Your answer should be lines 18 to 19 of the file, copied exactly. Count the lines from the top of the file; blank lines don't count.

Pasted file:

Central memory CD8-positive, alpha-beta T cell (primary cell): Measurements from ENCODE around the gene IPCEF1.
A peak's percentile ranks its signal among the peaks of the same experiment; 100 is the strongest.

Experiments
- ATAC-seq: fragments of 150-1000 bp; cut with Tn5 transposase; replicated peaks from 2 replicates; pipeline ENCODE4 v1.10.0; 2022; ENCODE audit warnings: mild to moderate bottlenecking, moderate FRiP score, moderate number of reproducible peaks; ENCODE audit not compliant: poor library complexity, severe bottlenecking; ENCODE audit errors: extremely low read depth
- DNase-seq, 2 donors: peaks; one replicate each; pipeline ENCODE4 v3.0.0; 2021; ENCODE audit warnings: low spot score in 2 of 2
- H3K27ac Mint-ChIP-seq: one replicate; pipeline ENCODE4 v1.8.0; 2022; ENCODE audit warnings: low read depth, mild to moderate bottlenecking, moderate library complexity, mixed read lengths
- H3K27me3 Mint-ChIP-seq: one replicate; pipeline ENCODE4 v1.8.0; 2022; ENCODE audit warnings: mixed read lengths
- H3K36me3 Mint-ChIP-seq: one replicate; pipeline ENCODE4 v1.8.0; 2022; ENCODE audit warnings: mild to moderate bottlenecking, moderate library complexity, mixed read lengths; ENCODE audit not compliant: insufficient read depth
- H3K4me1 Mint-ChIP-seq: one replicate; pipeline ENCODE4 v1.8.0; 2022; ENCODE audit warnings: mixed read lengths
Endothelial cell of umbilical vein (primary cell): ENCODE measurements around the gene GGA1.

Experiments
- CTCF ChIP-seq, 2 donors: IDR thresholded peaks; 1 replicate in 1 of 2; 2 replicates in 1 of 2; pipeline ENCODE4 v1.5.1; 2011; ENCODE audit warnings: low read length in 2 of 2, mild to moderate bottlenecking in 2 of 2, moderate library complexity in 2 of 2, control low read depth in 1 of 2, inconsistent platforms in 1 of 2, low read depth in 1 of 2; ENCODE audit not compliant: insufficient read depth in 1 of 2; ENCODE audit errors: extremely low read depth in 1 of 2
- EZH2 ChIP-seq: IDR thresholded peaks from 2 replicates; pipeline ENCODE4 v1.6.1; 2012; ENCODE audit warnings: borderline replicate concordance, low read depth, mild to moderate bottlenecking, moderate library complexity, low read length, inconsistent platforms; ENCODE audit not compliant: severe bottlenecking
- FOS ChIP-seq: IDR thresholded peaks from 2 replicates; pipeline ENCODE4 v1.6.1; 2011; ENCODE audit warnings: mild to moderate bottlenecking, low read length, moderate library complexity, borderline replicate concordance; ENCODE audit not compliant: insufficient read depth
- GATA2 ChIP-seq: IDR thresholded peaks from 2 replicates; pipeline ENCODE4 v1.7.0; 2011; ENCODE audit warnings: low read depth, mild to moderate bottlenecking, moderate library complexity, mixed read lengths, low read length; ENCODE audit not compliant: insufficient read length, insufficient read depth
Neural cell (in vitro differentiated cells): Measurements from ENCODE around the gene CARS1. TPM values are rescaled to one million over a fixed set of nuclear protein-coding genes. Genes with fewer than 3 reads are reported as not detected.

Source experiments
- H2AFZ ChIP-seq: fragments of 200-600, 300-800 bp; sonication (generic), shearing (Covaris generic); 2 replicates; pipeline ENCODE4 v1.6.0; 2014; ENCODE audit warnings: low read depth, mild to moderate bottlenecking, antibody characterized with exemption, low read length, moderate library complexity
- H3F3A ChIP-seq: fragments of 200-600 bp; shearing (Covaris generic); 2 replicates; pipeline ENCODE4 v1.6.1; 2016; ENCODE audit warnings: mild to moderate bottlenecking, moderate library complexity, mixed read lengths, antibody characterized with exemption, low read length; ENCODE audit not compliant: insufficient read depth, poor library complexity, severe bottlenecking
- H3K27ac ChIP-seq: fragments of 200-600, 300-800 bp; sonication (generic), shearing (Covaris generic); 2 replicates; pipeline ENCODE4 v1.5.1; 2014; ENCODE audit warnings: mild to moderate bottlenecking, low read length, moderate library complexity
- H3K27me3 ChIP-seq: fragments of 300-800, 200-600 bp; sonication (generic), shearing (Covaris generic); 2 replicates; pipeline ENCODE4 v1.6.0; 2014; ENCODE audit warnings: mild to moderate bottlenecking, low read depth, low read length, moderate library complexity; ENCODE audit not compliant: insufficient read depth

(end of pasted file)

- H2AFZ ChIP-seq: fragments of 200-600, 300-800 bp; sonication (generic), shearing (Covaris generic); 2 replicates; pipeline ENCODE4 v1.6.0; 2014; ENCODE audit warnings: low read depth, mild to moderate bottlenecking, antibody characterized with exemption, low read length, moderate library complexity
- H3F3A ChIP-seq: fragments of 200-600 bp; shearing (Covaris generic); 2 replicates; pipeline ENCODE4 v1.6.1; 2016; ENCODE audit warnings: mild to moderate bottlenecking, moderate library complexity, mixed read lengths, antibody characterized with exemption, low read length; ENCODE audit not compliant: insufficient read depth, poor library complexity, severe bottlenecking